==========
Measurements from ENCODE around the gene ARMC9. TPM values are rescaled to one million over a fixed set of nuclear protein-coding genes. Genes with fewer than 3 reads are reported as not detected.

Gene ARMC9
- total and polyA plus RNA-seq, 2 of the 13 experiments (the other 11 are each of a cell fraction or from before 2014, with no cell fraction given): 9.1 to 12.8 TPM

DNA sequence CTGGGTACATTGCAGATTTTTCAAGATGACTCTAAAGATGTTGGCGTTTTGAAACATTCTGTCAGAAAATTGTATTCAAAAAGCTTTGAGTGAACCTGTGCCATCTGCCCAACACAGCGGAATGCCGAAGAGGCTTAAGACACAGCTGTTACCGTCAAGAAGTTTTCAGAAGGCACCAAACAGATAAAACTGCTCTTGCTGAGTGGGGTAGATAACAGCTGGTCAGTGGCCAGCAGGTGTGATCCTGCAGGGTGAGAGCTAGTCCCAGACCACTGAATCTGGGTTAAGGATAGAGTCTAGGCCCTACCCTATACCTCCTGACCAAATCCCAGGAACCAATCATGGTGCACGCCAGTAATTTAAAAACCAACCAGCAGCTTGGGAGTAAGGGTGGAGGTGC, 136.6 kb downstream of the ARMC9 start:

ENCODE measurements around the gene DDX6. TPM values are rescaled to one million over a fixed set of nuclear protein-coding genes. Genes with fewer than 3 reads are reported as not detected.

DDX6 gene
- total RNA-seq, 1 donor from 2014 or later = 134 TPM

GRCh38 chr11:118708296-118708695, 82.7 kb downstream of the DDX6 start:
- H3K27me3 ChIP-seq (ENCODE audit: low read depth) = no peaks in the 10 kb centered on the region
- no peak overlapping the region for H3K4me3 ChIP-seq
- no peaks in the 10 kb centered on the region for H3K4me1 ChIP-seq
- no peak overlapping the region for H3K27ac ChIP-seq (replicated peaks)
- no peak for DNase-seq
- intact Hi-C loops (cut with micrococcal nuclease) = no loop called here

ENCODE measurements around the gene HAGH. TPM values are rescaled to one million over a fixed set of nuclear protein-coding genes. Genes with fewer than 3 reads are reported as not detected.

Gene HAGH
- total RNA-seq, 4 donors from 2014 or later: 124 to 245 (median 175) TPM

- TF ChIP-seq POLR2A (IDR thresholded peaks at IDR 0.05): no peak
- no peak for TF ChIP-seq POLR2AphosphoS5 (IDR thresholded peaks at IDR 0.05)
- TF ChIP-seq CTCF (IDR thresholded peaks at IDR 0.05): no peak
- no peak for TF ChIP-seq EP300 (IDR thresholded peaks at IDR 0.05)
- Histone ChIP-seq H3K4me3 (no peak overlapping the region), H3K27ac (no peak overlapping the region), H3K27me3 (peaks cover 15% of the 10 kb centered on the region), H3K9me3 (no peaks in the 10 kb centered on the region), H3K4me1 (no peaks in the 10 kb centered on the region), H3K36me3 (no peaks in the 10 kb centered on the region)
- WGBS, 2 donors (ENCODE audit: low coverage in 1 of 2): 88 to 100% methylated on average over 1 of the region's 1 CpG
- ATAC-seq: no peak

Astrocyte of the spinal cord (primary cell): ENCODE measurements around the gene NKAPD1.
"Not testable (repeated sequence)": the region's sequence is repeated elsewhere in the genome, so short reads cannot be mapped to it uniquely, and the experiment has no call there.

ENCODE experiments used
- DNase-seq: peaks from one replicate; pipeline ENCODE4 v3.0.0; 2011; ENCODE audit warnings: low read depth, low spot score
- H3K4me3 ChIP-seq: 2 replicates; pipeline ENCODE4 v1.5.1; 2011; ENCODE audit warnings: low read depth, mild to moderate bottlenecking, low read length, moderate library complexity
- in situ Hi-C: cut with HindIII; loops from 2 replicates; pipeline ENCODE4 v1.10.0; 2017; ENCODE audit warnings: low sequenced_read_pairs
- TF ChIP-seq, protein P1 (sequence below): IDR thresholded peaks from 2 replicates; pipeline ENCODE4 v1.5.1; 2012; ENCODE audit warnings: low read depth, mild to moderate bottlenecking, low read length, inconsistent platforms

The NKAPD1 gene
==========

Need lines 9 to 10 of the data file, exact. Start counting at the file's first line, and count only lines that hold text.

- H3K27me3 ChIP-seq (ENCODE audit: low read depth) = no peaks in the 10 kb centered on the region
- no peak overlapping the region for H3K4me3 ChIP-seq